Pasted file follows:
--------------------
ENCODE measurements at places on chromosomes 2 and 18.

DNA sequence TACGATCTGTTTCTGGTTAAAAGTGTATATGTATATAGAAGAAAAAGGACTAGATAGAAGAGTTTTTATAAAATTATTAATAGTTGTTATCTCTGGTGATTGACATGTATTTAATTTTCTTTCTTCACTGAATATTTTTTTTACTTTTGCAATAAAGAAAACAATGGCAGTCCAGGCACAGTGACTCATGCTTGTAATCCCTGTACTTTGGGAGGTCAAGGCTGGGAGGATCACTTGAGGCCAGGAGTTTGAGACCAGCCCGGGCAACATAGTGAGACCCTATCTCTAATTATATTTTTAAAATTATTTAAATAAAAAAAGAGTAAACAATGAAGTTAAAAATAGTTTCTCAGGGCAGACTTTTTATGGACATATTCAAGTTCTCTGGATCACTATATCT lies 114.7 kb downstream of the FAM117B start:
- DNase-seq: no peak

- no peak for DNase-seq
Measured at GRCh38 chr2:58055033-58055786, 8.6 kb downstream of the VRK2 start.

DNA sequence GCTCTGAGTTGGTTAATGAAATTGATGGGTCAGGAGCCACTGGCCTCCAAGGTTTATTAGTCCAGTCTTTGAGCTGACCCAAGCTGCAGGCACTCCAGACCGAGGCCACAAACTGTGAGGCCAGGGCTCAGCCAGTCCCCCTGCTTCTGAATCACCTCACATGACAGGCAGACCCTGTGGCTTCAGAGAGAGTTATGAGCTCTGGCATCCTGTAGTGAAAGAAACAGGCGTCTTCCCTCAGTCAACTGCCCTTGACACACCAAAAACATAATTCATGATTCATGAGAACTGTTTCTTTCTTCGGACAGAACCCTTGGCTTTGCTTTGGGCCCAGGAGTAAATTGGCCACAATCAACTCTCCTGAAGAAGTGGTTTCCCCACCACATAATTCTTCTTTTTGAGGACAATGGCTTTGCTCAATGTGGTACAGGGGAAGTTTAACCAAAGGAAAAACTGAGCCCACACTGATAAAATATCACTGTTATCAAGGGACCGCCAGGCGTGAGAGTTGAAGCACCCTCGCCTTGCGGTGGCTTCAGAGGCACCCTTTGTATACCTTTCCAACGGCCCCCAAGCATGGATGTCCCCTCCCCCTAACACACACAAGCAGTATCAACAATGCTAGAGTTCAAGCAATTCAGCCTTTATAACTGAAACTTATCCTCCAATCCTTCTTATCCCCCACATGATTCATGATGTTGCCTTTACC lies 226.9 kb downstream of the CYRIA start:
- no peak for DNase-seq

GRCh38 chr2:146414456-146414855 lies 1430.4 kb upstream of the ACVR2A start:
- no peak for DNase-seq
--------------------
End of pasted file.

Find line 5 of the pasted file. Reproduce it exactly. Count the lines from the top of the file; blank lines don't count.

Measured at GRCh38 chr2:58055033-58055786, 8.6 kb downstream of the VRK2 start.